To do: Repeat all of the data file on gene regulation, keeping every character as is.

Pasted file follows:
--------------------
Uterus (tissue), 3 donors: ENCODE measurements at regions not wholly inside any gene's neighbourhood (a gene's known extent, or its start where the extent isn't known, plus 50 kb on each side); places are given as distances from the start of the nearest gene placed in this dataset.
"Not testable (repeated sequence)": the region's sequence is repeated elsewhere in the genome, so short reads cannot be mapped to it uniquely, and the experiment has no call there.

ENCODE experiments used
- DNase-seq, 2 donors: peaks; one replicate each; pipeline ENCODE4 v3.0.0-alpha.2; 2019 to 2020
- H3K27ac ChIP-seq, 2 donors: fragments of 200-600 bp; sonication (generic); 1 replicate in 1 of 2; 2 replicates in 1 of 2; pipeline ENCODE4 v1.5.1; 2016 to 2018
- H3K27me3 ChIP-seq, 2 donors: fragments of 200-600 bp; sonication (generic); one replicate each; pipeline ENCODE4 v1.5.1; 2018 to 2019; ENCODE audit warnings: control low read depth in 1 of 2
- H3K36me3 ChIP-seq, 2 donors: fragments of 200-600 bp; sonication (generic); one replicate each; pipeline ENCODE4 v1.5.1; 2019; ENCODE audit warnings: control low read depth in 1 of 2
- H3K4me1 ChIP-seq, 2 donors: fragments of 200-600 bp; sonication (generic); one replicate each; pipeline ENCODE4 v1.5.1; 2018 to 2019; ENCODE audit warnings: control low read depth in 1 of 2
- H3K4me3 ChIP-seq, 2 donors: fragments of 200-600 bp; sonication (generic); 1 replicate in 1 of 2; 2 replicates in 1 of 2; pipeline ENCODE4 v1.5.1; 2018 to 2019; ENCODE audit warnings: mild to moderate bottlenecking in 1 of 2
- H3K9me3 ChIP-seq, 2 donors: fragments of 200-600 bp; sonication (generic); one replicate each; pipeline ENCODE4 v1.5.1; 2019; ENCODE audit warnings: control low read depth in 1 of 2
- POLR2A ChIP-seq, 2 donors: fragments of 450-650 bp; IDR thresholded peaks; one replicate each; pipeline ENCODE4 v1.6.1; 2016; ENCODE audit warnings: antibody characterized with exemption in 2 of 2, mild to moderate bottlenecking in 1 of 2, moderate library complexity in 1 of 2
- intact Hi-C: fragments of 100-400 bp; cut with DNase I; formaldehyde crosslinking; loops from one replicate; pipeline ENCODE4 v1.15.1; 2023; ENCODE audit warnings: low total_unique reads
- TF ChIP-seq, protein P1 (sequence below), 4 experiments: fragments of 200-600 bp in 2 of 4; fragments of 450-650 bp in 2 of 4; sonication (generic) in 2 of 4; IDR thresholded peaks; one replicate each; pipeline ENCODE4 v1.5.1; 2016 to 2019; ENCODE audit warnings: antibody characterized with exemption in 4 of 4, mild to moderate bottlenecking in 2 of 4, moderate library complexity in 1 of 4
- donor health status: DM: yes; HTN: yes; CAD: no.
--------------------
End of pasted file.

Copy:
Uterus (tissue), 3 donors: ENCODE measurements at regions not wholly inside any gene's neighbourhood (a gene's known extent, or its start where the extent isn't known, plus 50 kb on each side); places are given as distances from the start of the nearest gene placed in this dataset.
"Not testable (repeated sequence)": the region's sequence is repeated elsewhere in the genome, so short reads cannot be mapped to it uniquely, and the experiment has no call there.

ENCODE experiments used
- DNase-seq, 2 donors: peaks; one replicate each; pipeline ENCODE4 v3.0.0-alpha.2; 2019 to 2020
- H3K27ac ChIP-seq, 2 donors: fragments of 200-600 bp; sonication (generic); 1 replicate in 1 of 2; 2 replicates in 1 of 2; pipeline ENCODE4 v1.5.1; 2016 to 2018
- H3K27me3 ChIP-seq, 2 donors: fragments of 200-600 bp; sonication (generic); one replicate each; pipeline ENCODE4 v1.5.1; 2018 to 2019; ENCODE audit warnings: control low read depth in 1 of 2
- H3K36me3 ChIP-seq, 2 donors: fragments of 200-600 bp; sonication (generic); one replicate each; pipeline ENCODE4 v1.5.1; 2019; ENCODE audit warnings: control low read depth in 1 of 2
- H3K4me1 ChIP-seq, 2 donors: fragments of 200-600 bp; sonication (generic); one replicate each; pipeline ENCODE4 v1.5.1; 2018 to 2019; ENCODE audit warnings: control low read depth in 1 of 2
- H3K4me3 ChIP-seq, 2 donors: fragments of 200-600 bp; sonication (generic); 1 replicate in 1 of 2; 2 replicates in 1 of 2; pipeline ENCODE4 v1.5.1; 2018 to 2019; ENCODE audit warnings: mild to moderate bottlenecking in 1 of 2
- H3K9me3 ChIP-seq, 2 donors: fragments of 200-600 bp; sonication (generic); one replicate each; pipeline ENCODE4 v1.5.1; 2019; ENCODE audit warnings: control low read depth in 1 of 2
- POLR2A ChIP-seq, 2 donors: fragments of 450-650 bp; IDR thresholded peaks; one replicate each; pipeline ENCODE4 v1.6.1; 2016; ENCODE audit warnings: antibody characterized with exemption in 2 of 2, mild to moderate bottlenecking in 1 of 2, moderate library complexity in 1 of 2
- intact Hi-C: fragments of 100-400 bp; cut with DNase I; formaldehyde crosslinking; loops from one replicate; pipeline ENCODE4 v1.15.1; 2023; ENCODE audit warnings: low total_unique reads
- TF ChIP-seq, protein P1 (sequence below), 4 experiments: fragments of 200-600 bp in 2 of 4; fragments of 450-650 bp in 2 of 4; sonication (generic) in 2 of 4; IDR thresholded peaks; one replicate each; pipeline ENCODE4 v1.5.1; 2016 to 2019; ENCODE audit warnings: antibody characterized with exemption in 4 of 4, mild to moderate bottlenecking in 2 of 4, moderate library complexity in 1 of 4
- donor health status: DM: yes; HTN: yes; CAD: no.